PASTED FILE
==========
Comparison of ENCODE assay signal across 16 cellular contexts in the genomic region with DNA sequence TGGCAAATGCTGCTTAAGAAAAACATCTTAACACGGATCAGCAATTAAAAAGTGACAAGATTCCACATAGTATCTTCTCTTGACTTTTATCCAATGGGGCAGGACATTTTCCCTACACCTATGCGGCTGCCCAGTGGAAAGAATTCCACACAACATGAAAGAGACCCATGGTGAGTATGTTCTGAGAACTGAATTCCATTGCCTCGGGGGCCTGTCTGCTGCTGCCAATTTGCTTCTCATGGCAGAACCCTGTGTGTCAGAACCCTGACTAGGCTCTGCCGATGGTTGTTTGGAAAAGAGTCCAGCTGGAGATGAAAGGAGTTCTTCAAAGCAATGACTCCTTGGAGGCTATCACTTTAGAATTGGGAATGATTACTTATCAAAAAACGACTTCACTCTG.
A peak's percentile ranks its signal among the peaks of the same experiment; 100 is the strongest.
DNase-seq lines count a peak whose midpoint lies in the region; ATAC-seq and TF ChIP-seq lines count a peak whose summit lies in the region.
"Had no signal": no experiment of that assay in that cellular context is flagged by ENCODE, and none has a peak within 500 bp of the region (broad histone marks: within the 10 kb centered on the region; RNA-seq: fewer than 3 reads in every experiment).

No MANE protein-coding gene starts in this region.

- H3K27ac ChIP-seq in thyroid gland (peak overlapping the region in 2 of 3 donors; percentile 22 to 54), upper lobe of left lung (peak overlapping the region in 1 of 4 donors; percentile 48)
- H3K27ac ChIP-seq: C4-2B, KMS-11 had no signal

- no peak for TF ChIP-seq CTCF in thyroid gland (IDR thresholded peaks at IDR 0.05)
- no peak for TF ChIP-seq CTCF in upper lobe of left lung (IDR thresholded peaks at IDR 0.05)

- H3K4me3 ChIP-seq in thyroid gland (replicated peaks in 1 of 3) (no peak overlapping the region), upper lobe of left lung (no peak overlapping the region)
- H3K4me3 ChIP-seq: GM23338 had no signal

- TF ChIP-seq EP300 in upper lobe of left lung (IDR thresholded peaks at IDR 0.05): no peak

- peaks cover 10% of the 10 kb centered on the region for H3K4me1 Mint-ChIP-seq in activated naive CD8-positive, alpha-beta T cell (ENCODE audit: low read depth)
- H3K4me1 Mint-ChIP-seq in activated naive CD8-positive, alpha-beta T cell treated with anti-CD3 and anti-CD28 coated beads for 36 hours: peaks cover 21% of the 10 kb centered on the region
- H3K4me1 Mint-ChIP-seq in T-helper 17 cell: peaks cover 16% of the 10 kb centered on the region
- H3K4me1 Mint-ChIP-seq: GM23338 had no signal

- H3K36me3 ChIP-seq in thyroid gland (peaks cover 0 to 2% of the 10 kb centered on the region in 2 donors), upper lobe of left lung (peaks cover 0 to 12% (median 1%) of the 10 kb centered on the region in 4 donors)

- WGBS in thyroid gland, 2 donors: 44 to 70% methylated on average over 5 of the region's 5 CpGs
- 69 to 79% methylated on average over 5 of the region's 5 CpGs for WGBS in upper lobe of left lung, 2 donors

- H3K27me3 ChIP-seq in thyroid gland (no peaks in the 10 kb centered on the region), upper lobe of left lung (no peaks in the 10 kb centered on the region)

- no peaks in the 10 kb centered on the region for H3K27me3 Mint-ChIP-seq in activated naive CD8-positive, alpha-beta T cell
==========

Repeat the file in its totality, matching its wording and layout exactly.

Comparison of ENCODE assay signal across 16 cellular contexts in the genomic region with DNA sequence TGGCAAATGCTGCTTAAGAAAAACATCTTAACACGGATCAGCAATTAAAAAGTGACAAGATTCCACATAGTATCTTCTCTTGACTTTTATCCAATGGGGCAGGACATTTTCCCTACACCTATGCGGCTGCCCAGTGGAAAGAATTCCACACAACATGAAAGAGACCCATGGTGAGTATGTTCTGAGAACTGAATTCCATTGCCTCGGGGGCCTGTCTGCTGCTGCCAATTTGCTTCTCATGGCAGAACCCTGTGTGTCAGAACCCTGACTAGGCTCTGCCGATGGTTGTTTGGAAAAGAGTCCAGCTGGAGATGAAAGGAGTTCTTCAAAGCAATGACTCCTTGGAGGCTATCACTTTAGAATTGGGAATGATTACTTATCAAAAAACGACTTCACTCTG.
A peak's percentile ranks its signal among the peaks of the same experiment; 100 is the strongest.
DNase-seq lines count a peak whose midpoint lies in the region; ATAC-seq and TF ChIP-seq lines count a peak whose summit lies in the region.
"Had no signal": no experiment of that assay in that cellular context is flagged by ENCODE, and none has a peak within 500 bp of the region (broad histone marks: within the 10 kb centered on the region; RNA-seq: fewer than 3 reads in every experiment).

No MANE protein-coding gene starts in this region.

- H3K27ac ChIP-seq in thyroid gland (peak overlapping the region in 2 of 3 donors; percentile 22 to 54), upper lobe of left lung (peak overlapping the region in 1 of 4 donors; percentile 48)
- H3K27ac ChIP-seq: C4-2B, KMS-11 had no signal

- no peak for TF ChIP-seq CTCF in thyroid gland (IDR thresholded peaks at IDR 0.05)
- no peak for TF ChIP-seq CTCF in upper lobe of left lung (IDR thresholded peaks at IDR 0.05)

- H3K4me3 ChIP-seq in thyroid gland (replicated peaks in 1 of 3) (no peak overlapping the region), upper lobe of left lung (no peak overlapping the region)
- H3K4me3 ChIP-seq: GM23338 had no signal

- TF ChIP-seq EP300 in upper lobe of left lung (IDR thresholded peaks at IDR 0.05): no peak

- peaks cover 10% of the 10 kb centered on the region for H3K4me1 Mint-ChIP-seq in activated naive CD8-positive, alpha-beta T cell (ENCODE audit: low read depth)
- H3K4me1 Mint-ChIP-seq in activated naive CD8-positive, alpha-beta T cell treated with anti-CD3 and anti-CD28 coated beads for 36 hours: peaks cover 21% of the 10 kb centered on the region
- H3K4me1 Mint-ChIP-seq in T-helper 17 cell: peaks cover 16% of the 10 kb centered on the region
- H3K4me1 Mint-ChIP-seq: GM23338 had no signal

- H3K36me3 ChIP-seq in thyroid gland (peaks cover 0 to 2% of the 10 kb centered on the region in 2 donors), upper lobe of left lung (peaks cover 0 to 12% (median 1%) of the 10 kb centered on the region in 4 donors)

- WGBS in thyroid gland, 2 donors: 44 to 70% methylated on average over 5 of the region's 5 CpGs
- 69 to 79% methylated on average over 5 of the region's 5 CpGs for WGBS in upper lobe of left lung, 2 donors

- H3K27me3 ChIP-seq in thyroid gland (no peaks in the 10 kb centered on the region), upper lobe of left lung (no peaks in the 10 kb centered on the region)

- no peaks in the 10 kb centered on the region for H3K27me3 Mint-ChIP-seq in activated naive CD8-positive, alpha-beta T cell